bob-duggan

Neck Release

Fengchi – Wind Pond – Gall Bladder 20

3.7I spend more time holding this point on my clients than any other and I use it in most sessions. This is partly because in my early training I learned a neck release that concluded with this point. In doing thousands of neck releases over the years, I have come to see how helpful it is for most people to have the upper cervical region released. Most people relax, some even fall asleep with this point. It is a great boon in our modern, stress-filled world.

What makes this such a significant point is that it is not only a Gall Bladder point, but also a meeting point with the Triple Heater meridian, Yang Motility Vessel and Yang Linking Vessel. By affecting two meridians and two vessels at the same time, this point has wide-ranging effects.

Its name Fengchi – Wind Pond tells us two things. Firstly it is like a pond or pool, lying as it does in the little hollow between the trapezius and sternocleidomastoid attachments at the occipital bone. Treating this point releases tension in these two important muscles of the neck, taking pressure off the cervical spine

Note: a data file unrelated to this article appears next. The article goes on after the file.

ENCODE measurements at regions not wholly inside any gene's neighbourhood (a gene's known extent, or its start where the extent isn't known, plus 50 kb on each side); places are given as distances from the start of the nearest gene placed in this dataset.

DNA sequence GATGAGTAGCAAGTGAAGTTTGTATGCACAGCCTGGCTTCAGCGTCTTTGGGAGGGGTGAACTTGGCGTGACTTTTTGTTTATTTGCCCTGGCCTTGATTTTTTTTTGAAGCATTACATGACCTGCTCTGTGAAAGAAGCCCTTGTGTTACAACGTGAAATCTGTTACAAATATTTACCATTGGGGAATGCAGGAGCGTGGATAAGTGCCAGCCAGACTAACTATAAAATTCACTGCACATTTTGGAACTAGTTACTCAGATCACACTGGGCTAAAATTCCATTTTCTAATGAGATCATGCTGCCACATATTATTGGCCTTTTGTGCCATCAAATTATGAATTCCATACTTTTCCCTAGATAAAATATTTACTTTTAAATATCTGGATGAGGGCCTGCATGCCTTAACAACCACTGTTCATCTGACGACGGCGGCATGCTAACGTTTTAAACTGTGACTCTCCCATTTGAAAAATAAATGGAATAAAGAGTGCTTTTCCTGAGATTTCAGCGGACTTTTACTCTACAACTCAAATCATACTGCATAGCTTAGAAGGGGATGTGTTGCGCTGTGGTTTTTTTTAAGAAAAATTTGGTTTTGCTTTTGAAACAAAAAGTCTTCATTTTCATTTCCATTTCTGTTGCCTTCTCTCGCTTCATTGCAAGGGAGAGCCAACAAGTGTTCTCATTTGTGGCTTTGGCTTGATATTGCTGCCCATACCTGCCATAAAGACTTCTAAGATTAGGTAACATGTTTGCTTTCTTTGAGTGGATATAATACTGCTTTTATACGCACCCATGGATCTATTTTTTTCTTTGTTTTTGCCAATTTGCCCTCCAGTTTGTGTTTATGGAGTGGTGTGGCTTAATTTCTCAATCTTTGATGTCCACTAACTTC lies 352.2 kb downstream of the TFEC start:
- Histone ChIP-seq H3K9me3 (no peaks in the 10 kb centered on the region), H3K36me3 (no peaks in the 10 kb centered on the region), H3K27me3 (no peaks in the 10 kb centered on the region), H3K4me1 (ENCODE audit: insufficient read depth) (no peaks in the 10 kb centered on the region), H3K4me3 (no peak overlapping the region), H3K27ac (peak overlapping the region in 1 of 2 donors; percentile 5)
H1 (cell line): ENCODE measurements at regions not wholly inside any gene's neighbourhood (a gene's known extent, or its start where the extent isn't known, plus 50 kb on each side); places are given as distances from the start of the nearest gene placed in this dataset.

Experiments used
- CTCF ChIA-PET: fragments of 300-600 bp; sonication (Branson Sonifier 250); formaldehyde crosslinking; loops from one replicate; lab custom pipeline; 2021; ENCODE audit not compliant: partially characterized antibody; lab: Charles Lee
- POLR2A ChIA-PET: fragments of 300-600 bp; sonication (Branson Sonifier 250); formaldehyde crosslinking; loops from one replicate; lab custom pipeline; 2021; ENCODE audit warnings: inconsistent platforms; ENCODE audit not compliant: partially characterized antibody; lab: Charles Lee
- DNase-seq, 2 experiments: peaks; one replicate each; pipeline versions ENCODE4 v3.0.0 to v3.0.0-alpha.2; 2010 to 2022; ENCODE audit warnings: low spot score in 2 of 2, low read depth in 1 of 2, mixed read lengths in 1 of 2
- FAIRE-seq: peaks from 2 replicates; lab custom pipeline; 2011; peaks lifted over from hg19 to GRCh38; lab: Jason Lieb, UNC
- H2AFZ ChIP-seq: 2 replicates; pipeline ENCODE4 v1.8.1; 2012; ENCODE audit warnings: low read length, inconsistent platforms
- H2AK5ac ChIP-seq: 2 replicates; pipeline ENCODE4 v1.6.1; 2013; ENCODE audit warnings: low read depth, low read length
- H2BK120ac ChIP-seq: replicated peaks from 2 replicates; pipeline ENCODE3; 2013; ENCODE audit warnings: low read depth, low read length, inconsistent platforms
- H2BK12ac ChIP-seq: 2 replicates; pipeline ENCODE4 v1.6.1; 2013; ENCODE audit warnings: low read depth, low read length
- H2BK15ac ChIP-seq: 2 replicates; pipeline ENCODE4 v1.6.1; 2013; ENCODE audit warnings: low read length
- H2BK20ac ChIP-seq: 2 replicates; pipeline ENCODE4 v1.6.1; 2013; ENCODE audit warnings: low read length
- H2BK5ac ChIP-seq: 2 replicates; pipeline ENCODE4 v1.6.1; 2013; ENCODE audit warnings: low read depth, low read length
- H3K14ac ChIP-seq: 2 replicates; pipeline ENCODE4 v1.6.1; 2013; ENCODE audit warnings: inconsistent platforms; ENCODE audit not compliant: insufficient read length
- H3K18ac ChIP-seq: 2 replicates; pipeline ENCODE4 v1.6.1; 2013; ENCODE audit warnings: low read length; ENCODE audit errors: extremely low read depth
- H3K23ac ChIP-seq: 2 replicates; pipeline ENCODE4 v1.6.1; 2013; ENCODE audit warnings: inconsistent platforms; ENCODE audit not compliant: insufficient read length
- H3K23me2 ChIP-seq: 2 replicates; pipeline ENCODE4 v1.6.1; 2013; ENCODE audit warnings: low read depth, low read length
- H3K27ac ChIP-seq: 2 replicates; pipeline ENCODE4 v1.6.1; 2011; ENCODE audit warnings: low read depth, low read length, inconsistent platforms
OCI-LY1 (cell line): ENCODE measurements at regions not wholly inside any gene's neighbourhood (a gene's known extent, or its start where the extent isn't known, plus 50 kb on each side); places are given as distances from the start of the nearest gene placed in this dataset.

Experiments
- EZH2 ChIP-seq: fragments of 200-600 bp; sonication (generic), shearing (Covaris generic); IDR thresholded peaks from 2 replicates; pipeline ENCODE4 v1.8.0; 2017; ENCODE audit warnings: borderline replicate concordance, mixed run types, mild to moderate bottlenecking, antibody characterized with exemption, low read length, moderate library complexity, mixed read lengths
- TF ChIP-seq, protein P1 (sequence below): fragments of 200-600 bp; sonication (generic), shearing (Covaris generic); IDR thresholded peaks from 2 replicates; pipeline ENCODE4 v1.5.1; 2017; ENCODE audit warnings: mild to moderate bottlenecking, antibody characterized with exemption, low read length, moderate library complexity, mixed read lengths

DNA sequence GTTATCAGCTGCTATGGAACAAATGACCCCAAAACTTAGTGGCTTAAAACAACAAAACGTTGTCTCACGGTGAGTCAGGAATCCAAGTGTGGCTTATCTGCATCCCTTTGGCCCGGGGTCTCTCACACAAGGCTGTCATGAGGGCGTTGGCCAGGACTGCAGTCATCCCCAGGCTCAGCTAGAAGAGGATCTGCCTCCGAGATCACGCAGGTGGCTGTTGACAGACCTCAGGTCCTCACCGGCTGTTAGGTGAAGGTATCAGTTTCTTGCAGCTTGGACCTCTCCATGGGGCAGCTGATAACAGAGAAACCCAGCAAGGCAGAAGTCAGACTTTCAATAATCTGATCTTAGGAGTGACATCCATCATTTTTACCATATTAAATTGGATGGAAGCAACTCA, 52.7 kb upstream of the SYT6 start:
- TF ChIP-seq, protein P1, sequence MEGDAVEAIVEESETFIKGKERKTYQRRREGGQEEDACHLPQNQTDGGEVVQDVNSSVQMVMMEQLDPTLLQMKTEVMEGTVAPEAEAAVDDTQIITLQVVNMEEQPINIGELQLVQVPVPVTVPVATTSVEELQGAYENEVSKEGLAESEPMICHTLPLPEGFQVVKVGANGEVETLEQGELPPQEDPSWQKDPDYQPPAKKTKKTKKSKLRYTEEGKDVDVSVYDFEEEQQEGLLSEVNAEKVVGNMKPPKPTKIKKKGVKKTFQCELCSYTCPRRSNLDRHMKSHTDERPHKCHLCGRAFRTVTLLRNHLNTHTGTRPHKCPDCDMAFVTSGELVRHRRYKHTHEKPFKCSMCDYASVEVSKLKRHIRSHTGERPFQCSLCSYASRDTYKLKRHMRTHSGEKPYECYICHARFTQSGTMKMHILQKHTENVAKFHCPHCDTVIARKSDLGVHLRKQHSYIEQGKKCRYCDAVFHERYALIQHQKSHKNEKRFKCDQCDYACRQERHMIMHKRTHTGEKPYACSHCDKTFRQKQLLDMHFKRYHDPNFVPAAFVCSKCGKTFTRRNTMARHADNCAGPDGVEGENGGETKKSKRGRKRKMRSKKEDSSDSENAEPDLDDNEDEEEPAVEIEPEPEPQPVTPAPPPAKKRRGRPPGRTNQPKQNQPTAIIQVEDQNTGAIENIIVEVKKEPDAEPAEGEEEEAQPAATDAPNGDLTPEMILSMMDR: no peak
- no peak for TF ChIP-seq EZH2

Secondly, we learn that it is a pond that accumulates wind, the climatic condition of the Wood Element. Wind can penetrate the body from the outside as a pathogenic factor, collecting here before invading the body more deeply. This includes strong winds in nature but also draughts, especially from air conditioning. The most common symptoms of wind invasion are stiff neck and headache, but it can also cause sneezing, runny nose, scratchy throat, fever, aching joints and facial paralysis. Fengchi treats these symptoms by driving out the wind from the place where it entered.

Wind can also develop internally as a result of disharmony in the Liver, producing symptoms such as tremors, tics, convulsions, severe dizziness and numbness. Fengchi also treats these conditions

More generally, it is perhaps the best point for clearing the head because of its effect on the sensory orifices, especially the eyes. It treats vision and eye disorders, dizziness, vertigo, deafness, tinnitus and sinusitis. It relieves pain in the head, neck and shoulders, particularly occipital headache.

The head is said to be the residence of the yang. Because GB 20 is a point of the Yang Linking Vessel which unites all six yang meridians and the Governing Vessel, it has a profound influence on rising yang. It causes any pathological Qi to descend and is therefore the preeminent point for headaches of all kinds and dizziness of any origin.